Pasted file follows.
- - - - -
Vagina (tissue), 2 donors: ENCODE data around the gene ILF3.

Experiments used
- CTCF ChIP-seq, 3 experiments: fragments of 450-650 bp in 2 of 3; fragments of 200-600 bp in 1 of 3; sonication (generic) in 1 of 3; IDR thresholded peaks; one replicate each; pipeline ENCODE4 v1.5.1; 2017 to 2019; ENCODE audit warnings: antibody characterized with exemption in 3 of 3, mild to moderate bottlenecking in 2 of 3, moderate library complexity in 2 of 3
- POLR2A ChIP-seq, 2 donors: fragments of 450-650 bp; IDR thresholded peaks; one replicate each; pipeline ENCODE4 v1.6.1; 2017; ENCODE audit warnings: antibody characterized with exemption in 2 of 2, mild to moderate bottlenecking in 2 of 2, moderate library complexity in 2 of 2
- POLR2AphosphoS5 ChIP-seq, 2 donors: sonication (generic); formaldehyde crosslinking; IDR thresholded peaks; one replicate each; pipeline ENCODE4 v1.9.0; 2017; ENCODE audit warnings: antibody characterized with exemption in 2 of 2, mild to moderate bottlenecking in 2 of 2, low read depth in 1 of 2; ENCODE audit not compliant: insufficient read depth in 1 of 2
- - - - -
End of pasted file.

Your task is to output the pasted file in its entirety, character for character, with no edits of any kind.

Vagina (tissue), 2 donors: ENCODE data around the gene ILF3.

Experiments used
- CTCF ChIP-seq, 3 experiments: fragments of 450-650 bp in 2 of 3; fragments of 200-600 bp in 1 of 3; sonication (generic) in 1 of 3; IDR thresholded peaks; one replicate each; pipeline ENCODE4 v1.5.1; 2017 to 2019; ENCODE audit warnings: antibody characterized with exemption in 3 of 3, mild to moderate bottlenecking in 2 of 3, moderate library complexity in 2 of 3
- POLR2A ChIP-seq, 2 donors: fragments of 450-650 bp; IDR thresholded peaks; one replicate each; pipeline ENCODE4 v1.6.1; 2017; ENCODE audit warnings: antibody characterized with exemption in 2 of 2, mild to moderate bottlenecking in 2 of 2, moderate library complexity in 2 of 2
- POLR2AphosphoS5 ChIP-seq, 2 donors: sonication (generic); formaldehyde crosslinking; IDR thresholded peaks; one replicate each; pipeline ENCODE4 v1.9.0; 2017; ENCODE audit warnings: antibody characterized with exemption in 2 of 2, mild to moderate bottlenecking in 2 of 2, low read depth in 1 of 2; ENCODE audit not compliant: insufficient read depth in 1 of 2